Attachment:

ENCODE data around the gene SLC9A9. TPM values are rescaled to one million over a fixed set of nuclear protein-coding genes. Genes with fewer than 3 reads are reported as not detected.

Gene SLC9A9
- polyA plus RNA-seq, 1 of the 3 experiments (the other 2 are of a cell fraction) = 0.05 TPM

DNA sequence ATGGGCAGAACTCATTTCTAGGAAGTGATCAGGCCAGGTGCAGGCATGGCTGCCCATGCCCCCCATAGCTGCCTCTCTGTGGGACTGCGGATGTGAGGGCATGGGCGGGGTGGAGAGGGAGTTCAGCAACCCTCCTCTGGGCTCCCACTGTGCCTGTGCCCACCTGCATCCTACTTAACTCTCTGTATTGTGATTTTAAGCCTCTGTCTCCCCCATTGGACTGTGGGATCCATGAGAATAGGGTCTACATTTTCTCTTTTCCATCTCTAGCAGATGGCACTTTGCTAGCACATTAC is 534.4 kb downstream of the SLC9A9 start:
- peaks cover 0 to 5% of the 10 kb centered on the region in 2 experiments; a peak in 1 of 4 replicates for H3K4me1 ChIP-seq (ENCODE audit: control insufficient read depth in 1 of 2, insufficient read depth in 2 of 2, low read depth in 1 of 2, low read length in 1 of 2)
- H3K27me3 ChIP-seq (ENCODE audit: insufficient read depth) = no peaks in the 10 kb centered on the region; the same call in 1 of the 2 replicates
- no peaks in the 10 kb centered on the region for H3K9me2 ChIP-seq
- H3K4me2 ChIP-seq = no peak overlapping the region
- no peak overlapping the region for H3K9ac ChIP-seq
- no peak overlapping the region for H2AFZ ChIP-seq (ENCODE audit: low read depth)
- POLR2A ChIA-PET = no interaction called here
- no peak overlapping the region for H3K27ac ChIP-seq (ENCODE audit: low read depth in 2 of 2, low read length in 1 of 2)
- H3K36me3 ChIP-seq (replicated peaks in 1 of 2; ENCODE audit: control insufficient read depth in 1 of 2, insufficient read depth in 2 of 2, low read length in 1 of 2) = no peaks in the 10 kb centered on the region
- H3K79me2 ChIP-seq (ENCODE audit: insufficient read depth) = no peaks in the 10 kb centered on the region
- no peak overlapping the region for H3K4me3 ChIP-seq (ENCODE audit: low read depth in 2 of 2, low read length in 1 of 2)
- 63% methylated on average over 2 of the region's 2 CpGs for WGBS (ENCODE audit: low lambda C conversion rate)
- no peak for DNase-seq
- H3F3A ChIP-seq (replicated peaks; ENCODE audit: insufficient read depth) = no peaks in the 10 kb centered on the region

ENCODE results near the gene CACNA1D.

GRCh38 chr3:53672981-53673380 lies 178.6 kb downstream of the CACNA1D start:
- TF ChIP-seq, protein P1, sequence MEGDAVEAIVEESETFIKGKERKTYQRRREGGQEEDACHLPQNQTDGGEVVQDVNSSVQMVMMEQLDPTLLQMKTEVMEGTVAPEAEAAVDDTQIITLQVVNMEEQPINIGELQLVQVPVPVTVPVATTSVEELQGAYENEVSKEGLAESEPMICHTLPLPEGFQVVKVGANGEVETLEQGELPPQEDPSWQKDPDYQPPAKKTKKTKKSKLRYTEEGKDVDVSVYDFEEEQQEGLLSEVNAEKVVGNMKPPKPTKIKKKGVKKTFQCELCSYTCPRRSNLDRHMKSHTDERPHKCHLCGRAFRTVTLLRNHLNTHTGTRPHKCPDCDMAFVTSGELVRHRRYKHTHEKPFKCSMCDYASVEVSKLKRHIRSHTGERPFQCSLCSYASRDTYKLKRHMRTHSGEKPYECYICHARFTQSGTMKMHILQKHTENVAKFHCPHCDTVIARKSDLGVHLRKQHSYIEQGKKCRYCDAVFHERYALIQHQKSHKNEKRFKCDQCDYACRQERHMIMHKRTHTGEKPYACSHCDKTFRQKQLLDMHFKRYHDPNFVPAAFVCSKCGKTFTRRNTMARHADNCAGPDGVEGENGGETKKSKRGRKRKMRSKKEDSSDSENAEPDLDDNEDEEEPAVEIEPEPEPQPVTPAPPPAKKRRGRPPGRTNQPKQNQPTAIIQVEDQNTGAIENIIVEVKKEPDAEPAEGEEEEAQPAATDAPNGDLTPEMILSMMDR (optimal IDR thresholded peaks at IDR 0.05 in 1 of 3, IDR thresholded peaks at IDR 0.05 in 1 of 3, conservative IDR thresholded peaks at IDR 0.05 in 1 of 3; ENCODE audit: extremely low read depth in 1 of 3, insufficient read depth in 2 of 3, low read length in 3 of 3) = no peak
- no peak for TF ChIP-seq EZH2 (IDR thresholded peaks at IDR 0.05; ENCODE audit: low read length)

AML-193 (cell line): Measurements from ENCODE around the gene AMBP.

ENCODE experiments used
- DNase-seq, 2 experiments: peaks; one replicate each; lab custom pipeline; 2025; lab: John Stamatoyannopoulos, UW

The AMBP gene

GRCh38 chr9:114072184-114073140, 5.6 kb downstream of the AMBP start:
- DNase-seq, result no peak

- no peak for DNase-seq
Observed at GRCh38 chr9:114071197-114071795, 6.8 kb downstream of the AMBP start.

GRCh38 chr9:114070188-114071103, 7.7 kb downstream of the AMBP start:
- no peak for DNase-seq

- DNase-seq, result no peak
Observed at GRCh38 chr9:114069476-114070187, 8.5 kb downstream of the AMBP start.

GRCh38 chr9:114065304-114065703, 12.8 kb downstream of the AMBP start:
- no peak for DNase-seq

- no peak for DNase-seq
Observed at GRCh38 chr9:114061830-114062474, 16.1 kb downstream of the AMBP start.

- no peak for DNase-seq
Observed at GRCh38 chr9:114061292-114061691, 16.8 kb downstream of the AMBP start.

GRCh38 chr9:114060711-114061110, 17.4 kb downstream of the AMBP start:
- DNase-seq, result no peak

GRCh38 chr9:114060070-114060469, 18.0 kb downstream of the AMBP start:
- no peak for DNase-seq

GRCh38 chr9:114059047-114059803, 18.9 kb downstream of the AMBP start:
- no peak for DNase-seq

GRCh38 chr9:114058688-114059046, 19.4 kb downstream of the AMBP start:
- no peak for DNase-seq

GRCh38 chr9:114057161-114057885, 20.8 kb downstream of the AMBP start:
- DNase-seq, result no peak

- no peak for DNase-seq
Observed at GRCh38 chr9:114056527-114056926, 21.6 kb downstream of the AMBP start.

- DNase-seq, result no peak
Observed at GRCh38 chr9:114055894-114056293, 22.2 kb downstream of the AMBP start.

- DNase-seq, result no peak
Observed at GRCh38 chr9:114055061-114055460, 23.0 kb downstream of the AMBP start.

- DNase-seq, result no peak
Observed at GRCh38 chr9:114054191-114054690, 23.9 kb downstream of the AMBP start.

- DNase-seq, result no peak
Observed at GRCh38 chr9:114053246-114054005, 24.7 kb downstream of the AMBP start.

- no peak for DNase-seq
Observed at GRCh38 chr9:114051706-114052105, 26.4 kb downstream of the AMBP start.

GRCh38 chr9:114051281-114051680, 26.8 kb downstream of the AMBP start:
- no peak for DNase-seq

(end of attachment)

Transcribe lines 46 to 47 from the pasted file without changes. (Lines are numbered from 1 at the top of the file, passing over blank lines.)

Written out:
- no peak for DNase-seq

GRCh38 chr9:114058688-114059046, 19.4 kb downstream of the AMBP start: